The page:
While I am still not convinced that the flavor is as good with gas grilling—over charcoal—it is certainly more convenient. Wanting something a bit different for a weeknight dinner, I settled on chicken satay. Satay, in the end, is just marinated meat grilled on a stick. While originating in Indonesia, it spread over Southeast Asia with each culture adding its own distinctions. Usually it is accompanied by a dipping sauce, some kind of peanut sauce being one of the more common.
Note: Satay is the modern Indonesian spelling of sate, the original spelling that you will sometimes see.
To be a satay, the marinade should include turmeric to give it a yellow color. After that, it is just about anything goes. Wikipedia lists 37 variations of just Indonesian satays, with each region having its own preferred meats, marinades and dipping sauces.
This is more of a California fusion recipe. While I looked at several recipes, in the end I did not see any that really grabbed me. I did my usual take ingredient from recipe A and ingredient from recipe B, to come up with something I thought would taste good. I had bought a fresh pineapple and I decided that grilling it would make a good side dish.
Karl’s Chicken Satay with Pineapple Peanut Sauce
2-3 chicken breasts
2 Tbs. sweet onion, grated
2 tsp. tamarind paste
1½ Tbs. peanut oil
1 tsp. coriander seed, ground
1 tsp. turmeric
1 tsp. palm sugar
½ tsp. Kosher salt
2 garlic cloves, mashed to a paste
2 Tbs. hot water
Karl’s California Fusion Peanut sauce
⅓ cup peanut butter, creamy
2 Tbs. peanut oil
2 Tbs. fresh pineapple, minced
1 Tbs. Jalapeño pepper, minced
1 tsp. palm sugar
2 garlic cloves, mashed
Pinch Kosher salt
¼ cup hot water
1. Partially freeze the chicken breast, about 30 minutes,
Tip: Half freezing the chicken make the meat firm enough to slice easily.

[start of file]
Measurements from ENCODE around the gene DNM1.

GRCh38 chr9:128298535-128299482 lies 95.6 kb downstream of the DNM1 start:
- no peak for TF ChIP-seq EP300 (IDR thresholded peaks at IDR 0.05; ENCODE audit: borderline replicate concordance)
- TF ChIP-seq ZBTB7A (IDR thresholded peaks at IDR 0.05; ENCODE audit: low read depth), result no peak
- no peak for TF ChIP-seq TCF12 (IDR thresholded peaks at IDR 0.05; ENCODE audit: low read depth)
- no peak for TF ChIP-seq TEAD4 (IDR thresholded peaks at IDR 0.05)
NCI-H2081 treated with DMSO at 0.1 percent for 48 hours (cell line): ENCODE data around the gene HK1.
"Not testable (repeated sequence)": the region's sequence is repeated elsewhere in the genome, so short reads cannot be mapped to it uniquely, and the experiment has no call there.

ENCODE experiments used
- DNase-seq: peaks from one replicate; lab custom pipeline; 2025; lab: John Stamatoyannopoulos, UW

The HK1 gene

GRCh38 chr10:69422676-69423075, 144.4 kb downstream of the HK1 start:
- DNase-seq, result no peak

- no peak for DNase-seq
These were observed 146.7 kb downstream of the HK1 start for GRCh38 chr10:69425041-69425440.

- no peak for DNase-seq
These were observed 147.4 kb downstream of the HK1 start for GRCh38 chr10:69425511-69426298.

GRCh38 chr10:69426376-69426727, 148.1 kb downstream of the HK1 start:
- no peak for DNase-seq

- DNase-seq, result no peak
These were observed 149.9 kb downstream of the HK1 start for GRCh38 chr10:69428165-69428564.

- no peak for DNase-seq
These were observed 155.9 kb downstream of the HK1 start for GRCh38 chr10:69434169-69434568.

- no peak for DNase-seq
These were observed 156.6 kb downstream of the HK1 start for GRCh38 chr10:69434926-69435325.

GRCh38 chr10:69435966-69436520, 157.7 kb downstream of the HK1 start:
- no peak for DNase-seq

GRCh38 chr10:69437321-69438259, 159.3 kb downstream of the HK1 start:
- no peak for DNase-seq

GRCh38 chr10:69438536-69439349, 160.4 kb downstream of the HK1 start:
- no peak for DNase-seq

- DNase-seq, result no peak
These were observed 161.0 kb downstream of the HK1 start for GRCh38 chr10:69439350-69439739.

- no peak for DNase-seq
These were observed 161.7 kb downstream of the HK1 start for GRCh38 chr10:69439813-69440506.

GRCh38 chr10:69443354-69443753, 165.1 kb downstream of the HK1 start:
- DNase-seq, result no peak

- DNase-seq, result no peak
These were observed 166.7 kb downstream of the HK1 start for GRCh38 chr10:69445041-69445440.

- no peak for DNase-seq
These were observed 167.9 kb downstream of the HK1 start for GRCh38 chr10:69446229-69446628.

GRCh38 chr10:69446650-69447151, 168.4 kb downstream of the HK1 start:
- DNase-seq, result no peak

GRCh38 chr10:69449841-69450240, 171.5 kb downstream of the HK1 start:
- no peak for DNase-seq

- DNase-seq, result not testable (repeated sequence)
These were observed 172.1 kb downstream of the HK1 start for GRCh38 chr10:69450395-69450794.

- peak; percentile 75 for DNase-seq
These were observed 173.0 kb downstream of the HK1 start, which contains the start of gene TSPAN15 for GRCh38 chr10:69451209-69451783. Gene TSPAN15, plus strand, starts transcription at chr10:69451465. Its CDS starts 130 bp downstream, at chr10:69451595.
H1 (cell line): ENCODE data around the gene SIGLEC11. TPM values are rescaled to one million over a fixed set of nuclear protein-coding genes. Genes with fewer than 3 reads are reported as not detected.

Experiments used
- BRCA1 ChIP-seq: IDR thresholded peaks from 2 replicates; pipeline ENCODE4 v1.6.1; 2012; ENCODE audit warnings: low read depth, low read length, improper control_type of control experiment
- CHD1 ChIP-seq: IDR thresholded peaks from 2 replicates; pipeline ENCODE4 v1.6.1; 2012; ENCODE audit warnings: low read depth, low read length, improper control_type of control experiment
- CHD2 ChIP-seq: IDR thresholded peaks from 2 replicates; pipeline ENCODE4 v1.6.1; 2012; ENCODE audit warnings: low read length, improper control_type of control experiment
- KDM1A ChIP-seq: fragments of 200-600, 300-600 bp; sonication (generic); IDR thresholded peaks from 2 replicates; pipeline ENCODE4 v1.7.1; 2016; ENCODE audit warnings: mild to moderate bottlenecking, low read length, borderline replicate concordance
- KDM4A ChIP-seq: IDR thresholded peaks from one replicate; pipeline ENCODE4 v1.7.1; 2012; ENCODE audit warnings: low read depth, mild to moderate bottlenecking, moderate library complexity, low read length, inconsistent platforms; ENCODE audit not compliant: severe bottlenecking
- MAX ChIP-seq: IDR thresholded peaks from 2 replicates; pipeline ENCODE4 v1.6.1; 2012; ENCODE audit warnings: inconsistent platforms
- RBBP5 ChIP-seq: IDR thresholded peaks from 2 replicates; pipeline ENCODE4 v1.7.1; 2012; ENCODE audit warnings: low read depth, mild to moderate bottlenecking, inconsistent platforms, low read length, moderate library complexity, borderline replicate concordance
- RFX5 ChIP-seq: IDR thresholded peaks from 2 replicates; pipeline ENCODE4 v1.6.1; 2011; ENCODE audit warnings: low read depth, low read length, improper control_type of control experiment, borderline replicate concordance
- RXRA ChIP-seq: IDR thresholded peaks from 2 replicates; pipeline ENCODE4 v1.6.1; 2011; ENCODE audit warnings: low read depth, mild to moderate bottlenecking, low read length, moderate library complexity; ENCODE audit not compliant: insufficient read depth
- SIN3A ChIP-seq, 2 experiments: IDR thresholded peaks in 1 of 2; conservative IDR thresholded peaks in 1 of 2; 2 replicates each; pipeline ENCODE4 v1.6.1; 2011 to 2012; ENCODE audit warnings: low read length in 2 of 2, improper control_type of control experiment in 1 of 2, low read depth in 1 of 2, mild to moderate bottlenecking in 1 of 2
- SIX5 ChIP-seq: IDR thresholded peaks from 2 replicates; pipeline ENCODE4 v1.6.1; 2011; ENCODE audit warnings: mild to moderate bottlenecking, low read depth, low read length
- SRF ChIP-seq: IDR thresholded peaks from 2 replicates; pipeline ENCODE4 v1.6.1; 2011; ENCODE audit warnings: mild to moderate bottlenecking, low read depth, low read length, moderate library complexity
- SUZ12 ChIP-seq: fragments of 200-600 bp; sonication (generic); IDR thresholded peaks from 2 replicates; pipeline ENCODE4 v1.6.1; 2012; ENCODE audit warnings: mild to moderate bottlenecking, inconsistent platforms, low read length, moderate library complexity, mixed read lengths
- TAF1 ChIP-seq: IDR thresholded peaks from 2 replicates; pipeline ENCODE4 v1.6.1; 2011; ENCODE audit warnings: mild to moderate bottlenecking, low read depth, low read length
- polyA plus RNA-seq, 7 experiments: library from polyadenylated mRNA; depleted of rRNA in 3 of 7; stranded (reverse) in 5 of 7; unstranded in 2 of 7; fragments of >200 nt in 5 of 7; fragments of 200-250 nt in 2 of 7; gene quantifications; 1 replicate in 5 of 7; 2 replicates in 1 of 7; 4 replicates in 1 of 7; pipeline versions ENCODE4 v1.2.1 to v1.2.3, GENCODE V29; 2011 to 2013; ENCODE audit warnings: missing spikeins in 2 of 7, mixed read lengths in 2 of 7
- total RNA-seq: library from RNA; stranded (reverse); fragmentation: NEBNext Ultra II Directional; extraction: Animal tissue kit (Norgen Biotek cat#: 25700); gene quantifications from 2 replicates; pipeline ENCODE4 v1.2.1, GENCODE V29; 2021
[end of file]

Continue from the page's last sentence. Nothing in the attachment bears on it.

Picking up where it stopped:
2. Slice the chicken into ¼-⅜ inch slices.
3. Put all of the marinade ingredients into a small bowl and then add the hot water.
Tip: The hot water help to dissolve the tamarind paste and palm sugar.
4. Whisk the marinade until well mixed.
5, Place the chicken and marinade in a sealable plastic bag and refrigerate for at least 2 hours.
Tip: Overnight is better.
6. Put all of the dipping sauce ingredients into a small bowl and then add the hot water.
Tip: The peanut butter tends to absorb the liquid in the sauce. You may need to add a bit more hot water, just before serving to thin out the sauce.
7. String the chicken strips on the skewers and grill directly over a high heat, until well browned.
8. Serve the chicken on the skewers with rice and the peanut sauce on the side.
Tip: If your peanut sauce has gone cold or thickened too much, add some hot water. Do not microwave it! This will cause the sauce to “break,” separating the oil from the rest of the sauce leaving you with an oily mess.
Note: I also had grilled pineapple as a side dish.
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